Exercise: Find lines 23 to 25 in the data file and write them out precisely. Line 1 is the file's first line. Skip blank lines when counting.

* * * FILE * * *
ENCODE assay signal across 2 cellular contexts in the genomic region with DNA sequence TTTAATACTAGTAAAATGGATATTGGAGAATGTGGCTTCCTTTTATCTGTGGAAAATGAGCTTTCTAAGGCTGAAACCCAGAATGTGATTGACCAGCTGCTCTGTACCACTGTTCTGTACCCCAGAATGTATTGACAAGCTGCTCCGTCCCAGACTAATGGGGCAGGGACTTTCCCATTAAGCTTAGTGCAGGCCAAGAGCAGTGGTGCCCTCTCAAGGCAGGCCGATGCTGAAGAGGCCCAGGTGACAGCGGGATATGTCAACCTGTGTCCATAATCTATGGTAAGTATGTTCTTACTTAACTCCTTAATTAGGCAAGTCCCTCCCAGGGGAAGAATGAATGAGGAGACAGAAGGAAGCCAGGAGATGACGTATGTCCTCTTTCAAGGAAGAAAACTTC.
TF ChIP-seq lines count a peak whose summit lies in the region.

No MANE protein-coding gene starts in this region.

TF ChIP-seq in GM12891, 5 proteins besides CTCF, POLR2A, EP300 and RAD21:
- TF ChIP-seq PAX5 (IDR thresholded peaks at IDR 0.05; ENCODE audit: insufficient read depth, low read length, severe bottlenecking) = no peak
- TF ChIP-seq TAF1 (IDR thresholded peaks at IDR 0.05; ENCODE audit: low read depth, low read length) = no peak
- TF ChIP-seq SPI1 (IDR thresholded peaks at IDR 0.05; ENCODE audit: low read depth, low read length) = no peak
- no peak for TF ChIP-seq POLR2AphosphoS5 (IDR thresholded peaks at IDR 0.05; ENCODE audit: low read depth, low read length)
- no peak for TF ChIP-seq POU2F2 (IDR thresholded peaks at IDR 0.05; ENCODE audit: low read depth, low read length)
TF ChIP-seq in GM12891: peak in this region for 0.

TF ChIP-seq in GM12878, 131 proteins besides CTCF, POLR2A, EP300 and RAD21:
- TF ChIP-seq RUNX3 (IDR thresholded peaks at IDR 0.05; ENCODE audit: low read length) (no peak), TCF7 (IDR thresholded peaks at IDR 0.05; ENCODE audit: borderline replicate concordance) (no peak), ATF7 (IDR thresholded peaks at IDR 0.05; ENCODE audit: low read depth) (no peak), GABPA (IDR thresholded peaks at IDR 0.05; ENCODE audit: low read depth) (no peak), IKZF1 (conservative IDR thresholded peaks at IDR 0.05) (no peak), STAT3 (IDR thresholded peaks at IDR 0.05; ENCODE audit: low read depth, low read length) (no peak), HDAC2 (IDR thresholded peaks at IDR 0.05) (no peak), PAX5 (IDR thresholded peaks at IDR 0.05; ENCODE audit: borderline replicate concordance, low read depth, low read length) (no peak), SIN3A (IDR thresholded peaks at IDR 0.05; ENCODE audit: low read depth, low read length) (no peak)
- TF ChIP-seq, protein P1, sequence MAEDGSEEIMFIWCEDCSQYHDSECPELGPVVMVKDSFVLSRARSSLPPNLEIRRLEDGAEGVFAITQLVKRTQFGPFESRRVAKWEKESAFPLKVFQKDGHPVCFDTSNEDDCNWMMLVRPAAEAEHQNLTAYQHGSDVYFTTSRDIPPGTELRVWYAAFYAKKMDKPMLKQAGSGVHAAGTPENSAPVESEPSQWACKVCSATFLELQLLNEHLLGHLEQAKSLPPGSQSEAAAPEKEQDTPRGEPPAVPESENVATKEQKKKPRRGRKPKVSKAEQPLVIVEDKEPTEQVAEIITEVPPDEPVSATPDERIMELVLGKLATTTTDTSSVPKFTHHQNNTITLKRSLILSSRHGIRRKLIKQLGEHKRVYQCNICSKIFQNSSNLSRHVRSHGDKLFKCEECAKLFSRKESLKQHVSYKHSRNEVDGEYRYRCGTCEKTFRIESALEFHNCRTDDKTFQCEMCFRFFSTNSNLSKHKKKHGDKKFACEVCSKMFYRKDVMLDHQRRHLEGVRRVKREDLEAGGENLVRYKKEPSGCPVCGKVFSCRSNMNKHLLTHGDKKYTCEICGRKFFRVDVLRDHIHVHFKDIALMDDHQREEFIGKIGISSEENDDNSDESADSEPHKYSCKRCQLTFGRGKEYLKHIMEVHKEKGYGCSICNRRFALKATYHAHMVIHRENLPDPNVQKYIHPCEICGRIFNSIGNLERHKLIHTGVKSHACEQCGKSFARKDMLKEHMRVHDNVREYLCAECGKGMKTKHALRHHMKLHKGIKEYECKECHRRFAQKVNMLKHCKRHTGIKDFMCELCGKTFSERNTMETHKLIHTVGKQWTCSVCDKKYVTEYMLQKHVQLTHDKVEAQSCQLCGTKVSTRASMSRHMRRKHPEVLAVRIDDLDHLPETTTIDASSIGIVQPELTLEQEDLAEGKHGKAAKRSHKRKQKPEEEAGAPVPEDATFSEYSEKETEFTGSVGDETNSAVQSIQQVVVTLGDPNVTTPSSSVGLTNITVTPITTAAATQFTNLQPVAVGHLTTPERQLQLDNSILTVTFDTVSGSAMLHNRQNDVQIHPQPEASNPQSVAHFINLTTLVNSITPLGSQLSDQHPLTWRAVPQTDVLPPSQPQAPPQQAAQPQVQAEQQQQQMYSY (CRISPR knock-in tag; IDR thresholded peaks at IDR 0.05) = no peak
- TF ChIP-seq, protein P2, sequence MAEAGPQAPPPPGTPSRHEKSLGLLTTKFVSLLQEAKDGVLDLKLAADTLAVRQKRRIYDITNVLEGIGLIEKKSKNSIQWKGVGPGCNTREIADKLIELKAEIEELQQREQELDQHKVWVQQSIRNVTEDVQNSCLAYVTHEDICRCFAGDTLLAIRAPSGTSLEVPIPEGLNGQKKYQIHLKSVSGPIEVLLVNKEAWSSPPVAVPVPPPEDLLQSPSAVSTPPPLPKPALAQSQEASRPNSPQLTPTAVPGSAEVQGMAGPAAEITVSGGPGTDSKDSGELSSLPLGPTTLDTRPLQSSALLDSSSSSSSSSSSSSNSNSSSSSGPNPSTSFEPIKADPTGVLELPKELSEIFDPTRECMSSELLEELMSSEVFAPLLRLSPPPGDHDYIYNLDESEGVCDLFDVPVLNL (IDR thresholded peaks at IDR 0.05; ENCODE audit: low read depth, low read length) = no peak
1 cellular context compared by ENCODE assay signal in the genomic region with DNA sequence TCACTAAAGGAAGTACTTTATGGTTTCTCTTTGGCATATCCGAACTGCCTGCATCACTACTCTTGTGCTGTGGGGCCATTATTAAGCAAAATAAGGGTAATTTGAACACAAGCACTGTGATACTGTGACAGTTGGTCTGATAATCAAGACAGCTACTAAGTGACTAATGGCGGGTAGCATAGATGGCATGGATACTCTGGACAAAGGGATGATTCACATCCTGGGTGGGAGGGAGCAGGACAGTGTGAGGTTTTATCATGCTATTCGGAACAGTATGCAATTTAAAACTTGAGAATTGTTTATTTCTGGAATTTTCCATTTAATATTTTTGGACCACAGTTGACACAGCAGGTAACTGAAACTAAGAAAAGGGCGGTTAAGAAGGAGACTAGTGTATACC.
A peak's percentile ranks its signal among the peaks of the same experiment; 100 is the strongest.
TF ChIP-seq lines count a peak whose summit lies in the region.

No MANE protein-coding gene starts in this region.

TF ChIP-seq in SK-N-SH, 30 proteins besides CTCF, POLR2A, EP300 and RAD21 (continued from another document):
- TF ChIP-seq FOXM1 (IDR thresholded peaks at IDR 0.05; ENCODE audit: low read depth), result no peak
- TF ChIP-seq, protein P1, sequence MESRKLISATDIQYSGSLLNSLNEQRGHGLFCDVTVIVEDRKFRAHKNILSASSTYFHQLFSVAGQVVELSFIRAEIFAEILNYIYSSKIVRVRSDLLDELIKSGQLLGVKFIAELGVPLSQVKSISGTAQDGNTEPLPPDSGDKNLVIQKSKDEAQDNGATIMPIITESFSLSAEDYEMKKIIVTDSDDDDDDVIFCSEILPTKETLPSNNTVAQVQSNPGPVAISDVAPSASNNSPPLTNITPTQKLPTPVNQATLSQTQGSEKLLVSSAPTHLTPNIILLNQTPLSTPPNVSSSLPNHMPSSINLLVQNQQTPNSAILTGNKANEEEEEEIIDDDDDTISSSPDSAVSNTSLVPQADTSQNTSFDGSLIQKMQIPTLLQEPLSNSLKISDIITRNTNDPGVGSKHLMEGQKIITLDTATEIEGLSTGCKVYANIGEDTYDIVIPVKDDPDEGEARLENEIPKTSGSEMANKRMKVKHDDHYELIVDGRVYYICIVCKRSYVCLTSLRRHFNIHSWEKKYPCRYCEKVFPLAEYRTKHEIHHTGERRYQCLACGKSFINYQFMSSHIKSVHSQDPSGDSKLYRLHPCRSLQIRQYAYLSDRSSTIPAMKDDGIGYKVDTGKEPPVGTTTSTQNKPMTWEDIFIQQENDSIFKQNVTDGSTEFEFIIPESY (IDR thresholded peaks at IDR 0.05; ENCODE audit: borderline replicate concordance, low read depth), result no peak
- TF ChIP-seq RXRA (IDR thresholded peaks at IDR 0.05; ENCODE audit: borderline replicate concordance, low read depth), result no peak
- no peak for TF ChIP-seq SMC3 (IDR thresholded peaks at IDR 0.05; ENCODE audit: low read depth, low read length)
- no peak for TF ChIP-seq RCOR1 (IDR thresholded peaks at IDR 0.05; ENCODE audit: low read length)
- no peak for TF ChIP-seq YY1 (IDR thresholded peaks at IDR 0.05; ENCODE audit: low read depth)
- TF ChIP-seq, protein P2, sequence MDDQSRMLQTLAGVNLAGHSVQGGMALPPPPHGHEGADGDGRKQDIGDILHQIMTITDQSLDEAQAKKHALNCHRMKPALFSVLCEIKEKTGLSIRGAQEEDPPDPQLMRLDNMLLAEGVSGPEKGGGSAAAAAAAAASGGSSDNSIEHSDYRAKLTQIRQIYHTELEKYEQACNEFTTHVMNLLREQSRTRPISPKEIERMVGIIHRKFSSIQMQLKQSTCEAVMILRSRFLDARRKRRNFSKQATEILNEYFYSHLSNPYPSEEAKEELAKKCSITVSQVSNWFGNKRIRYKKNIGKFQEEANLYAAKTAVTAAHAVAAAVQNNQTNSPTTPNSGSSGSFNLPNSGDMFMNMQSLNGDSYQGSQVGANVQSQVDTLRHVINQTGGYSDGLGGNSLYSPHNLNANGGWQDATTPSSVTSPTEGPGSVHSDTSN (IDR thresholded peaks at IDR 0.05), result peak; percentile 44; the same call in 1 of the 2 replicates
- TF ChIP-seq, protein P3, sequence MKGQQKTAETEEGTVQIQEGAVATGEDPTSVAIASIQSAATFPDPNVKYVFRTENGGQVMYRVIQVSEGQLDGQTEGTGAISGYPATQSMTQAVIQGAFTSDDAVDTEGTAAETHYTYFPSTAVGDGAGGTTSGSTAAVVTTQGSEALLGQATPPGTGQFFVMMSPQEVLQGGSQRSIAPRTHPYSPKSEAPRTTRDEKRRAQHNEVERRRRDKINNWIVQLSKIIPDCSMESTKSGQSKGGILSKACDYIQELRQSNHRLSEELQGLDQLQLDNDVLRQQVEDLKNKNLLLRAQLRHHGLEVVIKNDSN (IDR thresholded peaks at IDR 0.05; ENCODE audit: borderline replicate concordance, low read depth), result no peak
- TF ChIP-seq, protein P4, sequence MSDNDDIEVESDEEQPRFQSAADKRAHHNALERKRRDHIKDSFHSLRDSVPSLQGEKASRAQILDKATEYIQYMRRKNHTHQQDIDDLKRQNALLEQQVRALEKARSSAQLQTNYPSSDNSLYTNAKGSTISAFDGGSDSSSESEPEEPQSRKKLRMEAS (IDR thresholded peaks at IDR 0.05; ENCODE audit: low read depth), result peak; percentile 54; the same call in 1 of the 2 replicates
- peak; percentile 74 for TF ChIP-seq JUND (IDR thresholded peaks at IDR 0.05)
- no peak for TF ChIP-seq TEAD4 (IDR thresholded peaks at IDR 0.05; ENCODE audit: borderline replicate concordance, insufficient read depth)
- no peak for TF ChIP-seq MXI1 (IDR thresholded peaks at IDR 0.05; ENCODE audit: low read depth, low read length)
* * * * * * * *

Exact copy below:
- no peak for TF ChIP-seq SMC3 (IDR thresholded peaks at IDR 0.05; ENCODE audit: low read depth, low read length)
- no peak for TF ChIP-seq RCOR1 (IDR thresholded peaks at IDR 0.05; ENCODE audit: low read length)
- no peak for TF ChIP-seq YY1 (IDR thresholded peaks at IDR 0.05; ENCODE audit: low read depth)